While there is a social justice issue at the heart of the tension between agribusiness and non-GMO and organic farmers, this example makes it quite clear that even when tending one’s own garden or vineyard, what other individuals plant can impact your garden, and vice-versa. The ways in which I care for the soil of my garden, water and fertilize the plants, and pick the produce is not just about me but affects those around me. The results can be both short term and long term.

Tending one’s own garden or vineyard is a metaphor often found in Christian spiritual literature. Recently, I came across this quote from The Dialogues of St. Catherine of Siena:

“Keep in mind that each of you has your own vineyard. But everyone is joined to your neighbor’s vineyards without any dividing lines. They are so joined together, in fact, that you cannot do good or evil for yourself without doing the same for your neighbors.”

Living in the 14th Century, Catherine was an advisor to royalty in Europe and several popes. She traveled widely and eventually began to dictate letters to scribes that were collected and distributed among her many followers. Her book, The Dialogues, is a series of deep spiritual reflections in which Catherine frequently uses nature as a source of recollection.

Catherine encourages her readers to tend their own vineyard: to sow seeds of loving-kindness, to tend with patience, to fertilize with mercy and compassion, and to allow the growth of beauty in the vineyard to inspire us. But Catherine is also clear that there are no real dividing lines between one’s own vineyard and that of one’s neighbors. Whatever is sown, whether it is good or evil, will take root in one’s own garden and will also pollinate the gardens of others.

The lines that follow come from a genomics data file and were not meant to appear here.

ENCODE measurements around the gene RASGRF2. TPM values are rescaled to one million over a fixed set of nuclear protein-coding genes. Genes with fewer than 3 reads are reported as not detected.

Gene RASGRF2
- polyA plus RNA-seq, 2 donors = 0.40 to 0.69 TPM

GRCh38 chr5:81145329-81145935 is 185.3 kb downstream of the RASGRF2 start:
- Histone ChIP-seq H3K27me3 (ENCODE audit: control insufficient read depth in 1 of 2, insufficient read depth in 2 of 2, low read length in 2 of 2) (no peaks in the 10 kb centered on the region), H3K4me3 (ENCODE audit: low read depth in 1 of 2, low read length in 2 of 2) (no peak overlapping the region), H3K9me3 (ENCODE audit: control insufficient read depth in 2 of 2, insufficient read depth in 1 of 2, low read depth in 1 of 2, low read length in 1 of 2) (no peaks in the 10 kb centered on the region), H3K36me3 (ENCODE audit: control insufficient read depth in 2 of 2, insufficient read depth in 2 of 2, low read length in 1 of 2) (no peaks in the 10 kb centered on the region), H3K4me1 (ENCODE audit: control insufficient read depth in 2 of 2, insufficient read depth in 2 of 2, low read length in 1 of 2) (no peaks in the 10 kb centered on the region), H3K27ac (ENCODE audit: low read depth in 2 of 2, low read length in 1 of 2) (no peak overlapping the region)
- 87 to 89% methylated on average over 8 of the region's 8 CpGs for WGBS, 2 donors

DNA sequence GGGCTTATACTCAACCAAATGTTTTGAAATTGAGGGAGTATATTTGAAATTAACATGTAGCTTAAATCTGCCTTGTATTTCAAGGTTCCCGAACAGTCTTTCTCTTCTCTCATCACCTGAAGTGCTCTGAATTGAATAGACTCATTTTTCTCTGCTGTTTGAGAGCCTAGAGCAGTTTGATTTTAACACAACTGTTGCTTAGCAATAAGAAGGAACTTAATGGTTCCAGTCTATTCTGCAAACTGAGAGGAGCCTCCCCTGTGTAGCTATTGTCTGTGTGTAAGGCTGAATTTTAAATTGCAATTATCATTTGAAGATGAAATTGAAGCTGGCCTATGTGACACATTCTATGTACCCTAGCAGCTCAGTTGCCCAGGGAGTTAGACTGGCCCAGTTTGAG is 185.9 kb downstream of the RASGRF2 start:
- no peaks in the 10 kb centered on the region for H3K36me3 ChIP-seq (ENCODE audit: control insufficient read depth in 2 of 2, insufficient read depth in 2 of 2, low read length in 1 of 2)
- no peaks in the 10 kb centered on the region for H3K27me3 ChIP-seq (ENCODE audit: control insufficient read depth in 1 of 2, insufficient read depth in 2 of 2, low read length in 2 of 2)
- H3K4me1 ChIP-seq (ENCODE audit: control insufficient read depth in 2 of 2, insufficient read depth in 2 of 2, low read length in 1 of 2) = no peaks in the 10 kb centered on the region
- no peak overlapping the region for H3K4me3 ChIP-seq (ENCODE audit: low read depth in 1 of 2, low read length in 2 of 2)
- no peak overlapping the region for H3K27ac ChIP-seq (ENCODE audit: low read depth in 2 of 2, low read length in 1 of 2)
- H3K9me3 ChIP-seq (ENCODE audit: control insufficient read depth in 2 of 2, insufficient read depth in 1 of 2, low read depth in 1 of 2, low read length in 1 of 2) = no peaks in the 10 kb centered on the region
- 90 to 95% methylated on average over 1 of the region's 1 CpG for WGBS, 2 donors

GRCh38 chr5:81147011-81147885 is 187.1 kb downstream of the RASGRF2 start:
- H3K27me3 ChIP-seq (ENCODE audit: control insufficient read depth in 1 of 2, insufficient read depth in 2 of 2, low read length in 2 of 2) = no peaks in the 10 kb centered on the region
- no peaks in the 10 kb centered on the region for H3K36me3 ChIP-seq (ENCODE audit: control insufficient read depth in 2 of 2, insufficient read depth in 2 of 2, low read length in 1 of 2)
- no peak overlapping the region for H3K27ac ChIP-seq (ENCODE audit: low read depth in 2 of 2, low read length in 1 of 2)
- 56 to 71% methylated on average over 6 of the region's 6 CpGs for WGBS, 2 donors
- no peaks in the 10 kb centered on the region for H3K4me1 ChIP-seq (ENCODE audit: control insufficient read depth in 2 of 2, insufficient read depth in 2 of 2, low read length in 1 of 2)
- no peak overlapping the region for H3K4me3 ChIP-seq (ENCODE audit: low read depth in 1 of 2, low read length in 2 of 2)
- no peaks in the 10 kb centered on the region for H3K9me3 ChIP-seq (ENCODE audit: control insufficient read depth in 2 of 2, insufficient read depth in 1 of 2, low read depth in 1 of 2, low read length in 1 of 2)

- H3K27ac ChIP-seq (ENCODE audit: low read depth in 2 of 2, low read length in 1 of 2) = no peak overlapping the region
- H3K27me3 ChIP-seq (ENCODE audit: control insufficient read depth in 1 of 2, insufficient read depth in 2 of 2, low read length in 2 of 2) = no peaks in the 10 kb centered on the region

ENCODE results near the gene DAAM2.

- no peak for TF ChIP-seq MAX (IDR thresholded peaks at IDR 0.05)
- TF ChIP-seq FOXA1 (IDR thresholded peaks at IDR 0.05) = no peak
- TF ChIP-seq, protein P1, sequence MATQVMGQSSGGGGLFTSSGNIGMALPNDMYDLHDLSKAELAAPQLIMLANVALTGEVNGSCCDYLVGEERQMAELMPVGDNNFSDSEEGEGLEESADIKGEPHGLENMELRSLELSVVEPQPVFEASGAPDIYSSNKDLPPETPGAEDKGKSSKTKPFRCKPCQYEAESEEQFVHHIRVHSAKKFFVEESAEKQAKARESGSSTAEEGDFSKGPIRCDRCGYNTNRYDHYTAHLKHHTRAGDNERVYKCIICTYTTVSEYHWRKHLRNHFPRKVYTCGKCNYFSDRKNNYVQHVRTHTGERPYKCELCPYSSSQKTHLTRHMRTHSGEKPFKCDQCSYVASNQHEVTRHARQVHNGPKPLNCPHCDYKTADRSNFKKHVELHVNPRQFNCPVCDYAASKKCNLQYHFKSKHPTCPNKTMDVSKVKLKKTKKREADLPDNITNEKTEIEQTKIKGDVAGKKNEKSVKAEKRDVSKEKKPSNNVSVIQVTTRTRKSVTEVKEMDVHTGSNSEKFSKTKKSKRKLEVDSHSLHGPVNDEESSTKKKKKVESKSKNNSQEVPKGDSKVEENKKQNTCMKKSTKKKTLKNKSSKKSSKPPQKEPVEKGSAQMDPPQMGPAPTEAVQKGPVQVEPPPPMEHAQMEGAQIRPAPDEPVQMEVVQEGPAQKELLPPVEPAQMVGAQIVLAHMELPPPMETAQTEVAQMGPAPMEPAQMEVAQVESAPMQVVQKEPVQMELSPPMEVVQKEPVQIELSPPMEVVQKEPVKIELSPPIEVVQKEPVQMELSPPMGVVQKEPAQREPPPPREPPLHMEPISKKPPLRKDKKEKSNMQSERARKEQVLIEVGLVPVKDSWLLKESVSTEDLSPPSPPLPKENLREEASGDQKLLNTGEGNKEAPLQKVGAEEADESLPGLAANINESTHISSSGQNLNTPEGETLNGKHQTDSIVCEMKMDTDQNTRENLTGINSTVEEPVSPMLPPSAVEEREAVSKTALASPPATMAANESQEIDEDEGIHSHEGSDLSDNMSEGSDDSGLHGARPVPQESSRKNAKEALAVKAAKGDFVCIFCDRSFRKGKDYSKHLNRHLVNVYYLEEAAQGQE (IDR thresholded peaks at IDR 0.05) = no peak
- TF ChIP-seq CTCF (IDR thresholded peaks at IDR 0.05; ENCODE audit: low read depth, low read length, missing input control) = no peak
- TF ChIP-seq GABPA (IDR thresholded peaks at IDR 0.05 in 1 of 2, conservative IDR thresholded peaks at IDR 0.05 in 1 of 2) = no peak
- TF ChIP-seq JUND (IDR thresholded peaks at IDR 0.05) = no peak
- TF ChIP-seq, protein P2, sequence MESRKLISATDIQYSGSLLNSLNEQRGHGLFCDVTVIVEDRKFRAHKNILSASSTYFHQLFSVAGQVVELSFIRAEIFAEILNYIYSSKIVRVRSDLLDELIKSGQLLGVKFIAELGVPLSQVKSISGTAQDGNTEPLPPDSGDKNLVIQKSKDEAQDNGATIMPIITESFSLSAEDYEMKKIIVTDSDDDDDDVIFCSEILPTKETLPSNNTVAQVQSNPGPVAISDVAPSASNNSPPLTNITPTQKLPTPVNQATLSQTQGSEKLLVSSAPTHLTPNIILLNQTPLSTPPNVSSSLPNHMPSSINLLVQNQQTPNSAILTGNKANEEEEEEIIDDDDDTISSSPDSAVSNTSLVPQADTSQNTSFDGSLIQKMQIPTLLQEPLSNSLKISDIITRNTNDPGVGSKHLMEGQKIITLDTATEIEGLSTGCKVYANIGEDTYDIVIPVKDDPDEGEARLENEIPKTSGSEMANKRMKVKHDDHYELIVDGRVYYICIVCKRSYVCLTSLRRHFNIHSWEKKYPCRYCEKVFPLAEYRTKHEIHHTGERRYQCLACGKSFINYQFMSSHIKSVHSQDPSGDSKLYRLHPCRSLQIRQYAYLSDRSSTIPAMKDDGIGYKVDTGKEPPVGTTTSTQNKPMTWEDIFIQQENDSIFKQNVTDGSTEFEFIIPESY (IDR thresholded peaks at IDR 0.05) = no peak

Let me explain something about how this works. Perhaps a person uses meditation as something of a refuge from the stresses and strains of life. Meditation becomes the oasis in the midst of trouble. While meditation leads to a calming state, our friend in this example may not be using meditation to release the sources of anger: the expectation that situations or people will be different. Instead, our friend finishes meditation with the self-centered preoccupation that others shouldn’t intrude on the sense of inner peace. Of course, it doesn’t take long for inner peace to be lost because others will simply never meet our expectations. Our friend quickly becomes enraged. Walking down the street, our friend yells at a senior for being too slow, gives the left handed salute to a person crossing in front of him, and shoves a mother attempting to tie a small child’s shoe. Rather than actually sowing an interior garden of peace, our friend has set the conditions for internal discord using a poorly developed approach to meditation. The result is that our friend is going around making both his life and the lives of other people more difficult. How tragic is that?

Catherine reminds us to tend the vineyard of our interior life in such a way that nourishes the fruit and beauty not only in within usbut in the world around us. If we properly tend the vineyard of our interior lives, we do improve the quality of the world. It will impact the lives of others.

Ultimately, the dynamics of the spiritual dimension of life aren’t really much different from any other aspect of life. If we tend the vineyard of our interior lives well, the pollen will spread to others.

© 2015, emerging by Lou Kavar, Ph.D.. All rights reserved.